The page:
Homemade Sriracha (fermented red pepper sauce)

If you have a garden, like me, and have more than a couple of pepper plants, chances are in the early fall you’re INUNDATED with so many chiles that you can’t give them away fast enough.  What on EARTH do you do when you’ve got pounds of hot peppers?

If you’re me, you preserve them by turning them into sriracha, that rich, sweet, firey red pepper sauce from Thailand that makes Tabasco taste like a spoon full of bad vinegar.  Sriracha is taking over the country…now you can buy it in any grocery store almost anywhere in the US.  The gas station near my house sells it.  If you’ve never tried it, you don’t know what you’re missing.

The signature aspect of sriracha is its fiery red color, which means you need red chiles to make it look authentic.  But if you have yellow or orange chiles, you can still make an incredibly delicious pepper sauce…it just won’t be red.  You can make this sauce with ANY chile, from the mild poblano to the painful habanero, to the bhut jolokia (or Ghost Pepper)…one of the hottest chiles in the world.  (My fabulous fan Rhonda shipped me a box of ghost peppers last year, and they are ageing as sriracha in my wine closet for another few years.)  Virtually all hot pepper mature into a flavor other than green, so wait until they have changed color on the vine, then pick them.

Wear rubber gloves while making sriracha, otherwise, your hands will burn for HOURS, as will anything your hands touch.  *ow*

3 pounds fresh red chile peppers (jalapeno, serrano, Fresno, red habanero, etc.)

1 pound red bell peppers, roasted and peeled

2 heads of garlic, cloves separated and peeled

1/2 cup brown sugar

1/4 cup white sugar

3 Tablespoons kosher salt (or 1 1/2 Tbsp sea salt, do not use iodized table salt)

What the puree looks like before fermentation

Cut the stems off the chiles, but leave the green “cap” where the stem meets the pepper.  Toss all the above ingredients into a food processor or blender, and blend away.  Depending on the size of your blender, you may have to do it in batches.  And you may have to add a bit of water to get them to puree finely enough.  Pour the puree into a large glass bowl and add:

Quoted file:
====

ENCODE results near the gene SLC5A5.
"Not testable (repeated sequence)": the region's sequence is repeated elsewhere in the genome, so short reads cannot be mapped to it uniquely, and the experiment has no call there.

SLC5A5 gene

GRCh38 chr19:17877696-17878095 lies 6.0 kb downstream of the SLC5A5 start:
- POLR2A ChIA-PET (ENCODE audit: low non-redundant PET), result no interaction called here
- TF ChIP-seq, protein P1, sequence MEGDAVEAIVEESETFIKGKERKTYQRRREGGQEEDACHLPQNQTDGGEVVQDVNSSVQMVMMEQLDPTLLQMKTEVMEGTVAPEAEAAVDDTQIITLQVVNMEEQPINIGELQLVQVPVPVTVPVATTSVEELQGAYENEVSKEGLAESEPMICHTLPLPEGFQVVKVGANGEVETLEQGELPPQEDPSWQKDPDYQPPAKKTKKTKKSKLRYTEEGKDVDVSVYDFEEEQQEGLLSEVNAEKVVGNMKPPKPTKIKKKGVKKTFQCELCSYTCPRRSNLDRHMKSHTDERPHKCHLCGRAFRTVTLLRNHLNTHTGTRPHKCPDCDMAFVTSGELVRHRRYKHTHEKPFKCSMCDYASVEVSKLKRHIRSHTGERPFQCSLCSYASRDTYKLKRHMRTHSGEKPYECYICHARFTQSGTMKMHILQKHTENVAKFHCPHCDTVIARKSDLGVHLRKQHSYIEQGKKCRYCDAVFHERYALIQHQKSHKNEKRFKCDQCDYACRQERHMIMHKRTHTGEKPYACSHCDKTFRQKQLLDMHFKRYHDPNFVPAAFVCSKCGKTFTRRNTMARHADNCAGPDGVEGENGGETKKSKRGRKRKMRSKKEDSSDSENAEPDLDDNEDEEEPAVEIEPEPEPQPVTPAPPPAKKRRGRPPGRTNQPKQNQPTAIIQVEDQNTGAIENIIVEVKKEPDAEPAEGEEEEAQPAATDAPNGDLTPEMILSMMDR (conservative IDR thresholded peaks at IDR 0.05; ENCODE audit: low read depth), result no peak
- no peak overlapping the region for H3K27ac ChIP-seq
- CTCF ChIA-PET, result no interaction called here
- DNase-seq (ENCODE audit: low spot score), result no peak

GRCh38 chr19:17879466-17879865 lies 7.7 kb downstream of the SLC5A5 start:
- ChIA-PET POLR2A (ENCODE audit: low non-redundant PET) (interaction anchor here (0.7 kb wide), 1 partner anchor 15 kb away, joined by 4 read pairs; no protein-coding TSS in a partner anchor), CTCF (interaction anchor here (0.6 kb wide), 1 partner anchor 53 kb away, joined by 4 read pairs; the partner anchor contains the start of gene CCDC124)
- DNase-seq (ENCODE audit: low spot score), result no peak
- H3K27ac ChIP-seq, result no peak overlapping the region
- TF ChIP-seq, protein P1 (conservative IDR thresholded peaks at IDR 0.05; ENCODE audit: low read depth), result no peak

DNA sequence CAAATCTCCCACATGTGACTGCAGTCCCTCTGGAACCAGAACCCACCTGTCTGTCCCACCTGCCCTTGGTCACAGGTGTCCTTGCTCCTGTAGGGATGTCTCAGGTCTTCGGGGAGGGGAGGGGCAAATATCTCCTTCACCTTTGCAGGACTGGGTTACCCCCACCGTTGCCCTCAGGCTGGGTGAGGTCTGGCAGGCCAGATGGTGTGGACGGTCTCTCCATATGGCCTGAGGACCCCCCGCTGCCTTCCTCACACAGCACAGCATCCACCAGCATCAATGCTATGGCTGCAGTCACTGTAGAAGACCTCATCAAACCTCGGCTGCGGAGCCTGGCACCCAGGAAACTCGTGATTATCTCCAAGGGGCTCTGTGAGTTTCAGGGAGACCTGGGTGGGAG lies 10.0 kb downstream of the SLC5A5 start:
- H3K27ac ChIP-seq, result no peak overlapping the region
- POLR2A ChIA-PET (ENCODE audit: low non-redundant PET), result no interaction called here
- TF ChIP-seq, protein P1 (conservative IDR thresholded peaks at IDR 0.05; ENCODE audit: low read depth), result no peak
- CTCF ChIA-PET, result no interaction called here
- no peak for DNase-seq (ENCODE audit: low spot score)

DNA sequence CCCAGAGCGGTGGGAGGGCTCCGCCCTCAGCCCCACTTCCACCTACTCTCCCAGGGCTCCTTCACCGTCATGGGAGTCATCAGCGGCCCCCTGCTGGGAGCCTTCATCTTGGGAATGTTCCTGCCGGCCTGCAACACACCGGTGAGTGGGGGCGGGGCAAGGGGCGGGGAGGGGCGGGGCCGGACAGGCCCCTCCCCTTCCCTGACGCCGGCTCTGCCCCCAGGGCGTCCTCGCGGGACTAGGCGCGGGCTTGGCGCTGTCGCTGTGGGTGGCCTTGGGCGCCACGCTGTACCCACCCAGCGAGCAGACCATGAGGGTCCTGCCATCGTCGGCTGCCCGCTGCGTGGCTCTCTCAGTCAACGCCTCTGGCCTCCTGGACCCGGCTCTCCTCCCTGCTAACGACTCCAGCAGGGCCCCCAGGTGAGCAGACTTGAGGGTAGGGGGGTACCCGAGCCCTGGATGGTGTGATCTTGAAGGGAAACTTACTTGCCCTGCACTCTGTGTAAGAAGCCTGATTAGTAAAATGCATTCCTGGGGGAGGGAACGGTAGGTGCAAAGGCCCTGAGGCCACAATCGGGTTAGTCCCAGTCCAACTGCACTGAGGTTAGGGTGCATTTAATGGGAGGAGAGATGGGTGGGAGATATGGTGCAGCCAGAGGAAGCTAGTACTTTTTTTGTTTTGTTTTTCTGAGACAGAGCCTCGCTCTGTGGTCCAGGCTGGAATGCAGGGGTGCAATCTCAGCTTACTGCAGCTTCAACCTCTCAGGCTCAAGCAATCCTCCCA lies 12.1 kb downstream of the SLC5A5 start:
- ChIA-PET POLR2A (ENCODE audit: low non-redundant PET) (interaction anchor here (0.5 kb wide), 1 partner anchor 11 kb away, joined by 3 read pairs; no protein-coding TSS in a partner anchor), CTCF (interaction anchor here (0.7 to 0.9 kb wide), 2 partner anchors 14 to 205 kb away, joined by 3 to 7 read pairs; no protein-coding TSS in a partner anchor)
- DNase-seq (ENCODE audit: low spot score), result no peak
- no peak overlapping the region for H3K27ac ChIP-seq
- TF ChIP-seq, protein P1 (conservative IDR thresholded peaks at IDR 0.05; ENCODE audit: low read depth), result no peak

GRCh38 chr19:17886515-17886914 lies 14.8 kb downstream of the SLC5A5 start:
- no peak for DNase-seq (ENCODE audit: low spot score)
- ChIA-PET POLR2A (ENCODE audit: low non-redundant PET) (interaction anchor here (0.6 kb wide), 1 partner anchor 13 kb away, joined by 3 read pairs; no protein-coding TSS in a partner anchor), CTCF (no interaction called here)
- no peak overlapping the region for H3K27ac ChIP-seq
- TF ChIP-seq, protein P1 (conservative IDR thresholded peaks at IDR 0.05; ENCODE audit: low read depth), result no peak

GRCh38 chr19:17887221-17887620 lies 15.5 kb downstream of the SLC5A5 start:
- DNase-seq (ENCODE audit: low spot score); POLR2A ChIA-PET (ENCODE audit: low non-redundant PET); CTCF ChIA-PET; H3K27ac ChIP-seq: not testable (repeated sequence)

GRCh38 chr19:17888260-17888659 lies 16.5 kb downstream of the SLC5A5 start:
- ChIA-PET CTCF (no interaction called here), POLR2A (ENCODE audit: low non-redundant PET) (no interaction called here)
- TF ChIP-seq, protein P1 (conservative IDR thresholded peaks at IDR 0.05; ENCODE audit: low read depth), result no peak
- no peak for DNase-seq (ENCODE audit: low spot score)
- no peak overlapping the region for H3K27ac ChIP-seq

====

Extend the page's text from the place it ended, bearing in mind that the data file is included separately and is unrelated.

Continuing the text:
2 packets yogurt starter (you can get this cheaply online or at most health food and brew supply stores…if you can’t find it, use 1/2 cup buttermilk or yogurt, but you’ll be adding dairy to your sauce, which isn’t very tasty)

Stir well and cover with plastic wrap and let it sit out on your countertop for a few days.  Eventually you’ll notice a change…bubbles coming up through the puree.  When this starts to happen, stir the puree every day with a clean spoon and re-cover.  Let the sauce ferment for 14 days from the first signs of fermentation, stirring each day.

Then strain the sauce into a large saucepan.  This is easier said than done.  You’ll need to work in batches using a rubber spatula, pushing the puree firmly through the finest strainer or chinois you have.  Discard the seeds, skins, and large pulp that remains in the strainer.

Add to the saucepan:

1 cup apple cider vinegar

Bring the puree to a boil, then reduce the heat and simmer slowly 15-20 minutes to get rid of excess moisture and thicken the puree a bit.  When it’s as thick as you like, remove it from the heat and let it cool.  Taste it.  It may need a bit more vinegar or sugar/honey, or both.  It needs to have a perfect balance between sweet, sour, and hot.

The homemade sauce should be kept in the fridge and it will last about 6 months or so.  It won’t have the exact same texture as commercial sriracha, which is thickened with xanthan gum.  But it will taste a million times better!

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